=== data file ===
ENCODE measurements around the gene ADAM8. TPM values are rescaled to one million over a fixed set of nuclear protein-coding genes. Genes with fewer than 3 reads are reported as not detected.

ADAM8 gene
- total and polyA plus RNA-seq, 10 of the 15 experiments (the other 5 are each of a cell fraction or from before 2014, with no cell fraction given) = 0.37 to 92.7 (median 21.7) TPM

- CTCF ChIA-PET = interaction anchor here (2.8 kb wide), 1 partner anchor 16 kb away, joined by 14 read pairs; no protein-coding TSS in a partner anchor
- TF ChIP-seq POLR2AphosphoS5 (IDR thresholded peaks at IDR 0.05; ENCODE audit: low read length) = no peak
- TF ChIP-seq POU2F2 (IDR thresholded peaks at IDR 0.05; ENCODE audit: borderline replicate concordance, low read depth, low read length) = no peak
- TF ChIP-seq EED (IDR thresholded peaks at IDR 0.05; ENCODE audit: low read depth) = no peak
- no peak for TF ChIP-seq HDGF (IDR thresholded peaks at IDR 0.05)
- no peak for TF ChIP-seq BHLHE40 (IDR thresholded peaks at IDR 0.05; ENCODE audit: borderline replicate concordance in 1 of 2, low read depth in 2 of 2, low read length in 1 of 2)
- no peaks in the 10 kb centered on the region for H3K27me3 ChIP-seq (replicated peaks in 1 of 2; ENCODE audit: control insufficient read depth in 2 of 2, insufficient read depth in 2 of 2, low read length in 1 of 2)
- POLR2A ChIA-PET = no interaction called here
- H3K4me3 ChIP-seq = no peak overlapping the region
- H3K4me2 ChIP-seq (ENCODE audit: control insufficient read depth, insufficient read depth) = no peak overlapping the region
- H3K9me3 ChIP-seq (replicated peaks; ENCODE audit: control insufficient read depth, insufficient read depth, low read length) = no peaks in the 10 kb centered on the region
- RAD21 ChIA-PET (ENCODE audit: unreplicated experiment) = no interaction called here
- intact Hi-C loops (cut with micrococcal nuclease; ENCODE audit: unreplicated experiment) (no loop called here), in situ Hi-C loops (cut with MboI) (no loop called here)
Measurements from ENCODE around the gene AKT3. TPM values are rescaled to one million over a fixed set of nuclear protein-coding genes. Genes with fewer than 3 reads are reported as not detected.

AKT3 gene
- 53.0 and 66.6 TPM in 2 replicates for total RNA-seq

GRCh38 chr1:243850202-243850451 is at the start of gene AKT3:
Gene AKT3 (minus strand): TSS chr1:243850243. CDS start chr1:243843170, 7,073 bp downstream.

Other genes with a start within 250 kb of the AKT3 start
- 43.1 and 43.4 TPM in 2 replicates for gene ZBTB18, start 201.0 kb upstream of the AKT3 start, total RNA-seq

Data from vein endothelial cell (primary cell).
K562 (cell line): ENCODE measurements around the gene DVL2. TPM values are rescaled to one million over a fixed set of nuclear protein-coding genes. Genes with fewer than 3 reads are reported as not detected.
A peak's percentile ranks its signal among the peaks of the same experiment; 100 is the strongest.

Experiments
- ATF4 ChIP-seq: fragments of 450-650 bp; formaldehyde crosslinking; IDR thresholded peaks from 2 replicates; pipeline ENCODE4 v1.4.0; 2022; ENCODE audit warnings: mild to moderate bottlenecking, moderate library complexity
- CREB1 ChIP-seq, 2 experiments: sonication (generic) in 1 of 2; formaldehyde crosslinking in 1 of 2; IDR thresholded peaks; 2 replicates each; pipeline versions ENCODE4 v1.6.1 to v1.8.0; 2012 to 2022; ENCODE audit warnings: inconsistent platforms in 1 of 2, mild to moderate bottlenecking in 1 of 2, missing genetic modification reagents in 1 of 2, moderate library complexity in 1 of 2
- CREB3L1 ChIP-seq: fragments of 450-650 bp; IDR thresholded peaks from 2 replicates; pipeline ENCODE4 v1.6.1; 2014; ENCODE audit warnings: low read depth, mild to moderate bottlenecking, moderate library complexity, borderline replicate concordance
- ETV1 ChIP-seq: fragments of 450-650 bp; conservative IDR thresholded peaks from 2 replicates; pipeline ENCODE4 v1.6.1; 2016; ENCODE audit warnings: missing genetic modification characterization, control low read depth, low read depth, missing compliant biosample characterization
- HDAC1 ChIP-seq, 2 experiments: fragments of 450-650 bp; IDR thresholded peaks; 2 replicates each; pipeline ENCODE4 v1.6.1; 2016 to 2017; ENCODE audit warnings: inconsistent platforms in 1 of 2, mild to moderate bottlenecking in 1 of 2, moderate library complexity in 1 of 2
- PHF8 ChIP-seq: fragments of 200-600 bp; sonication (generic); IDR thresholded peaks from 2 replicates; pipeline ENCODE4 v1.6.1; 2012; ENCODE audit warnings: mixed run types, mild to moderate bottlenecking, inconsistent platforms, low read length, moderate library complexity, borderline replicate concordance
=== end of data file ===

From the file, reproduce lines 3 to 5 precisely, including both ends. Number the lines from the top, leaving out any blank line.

- total and polyA plus RNA-seq, 10 of the 15 experiments (the other 5 are each of a cell fraction or from before 2014, with no cell fraction given) = 0.37 to 92.7 (median 21.7) TPM

- CTCF ChIA-PET = interaction anchor here (2.8 kb wide), 1 partner anchor 16 kb away, joined by 14 read pairs; no protein-coding TSS in a partner anchor
- TF ChIP-seq POLR2AphosphoS5 (IDR thresholded peaks at IDR 0.05; ENCODE audit: low read length) = no peak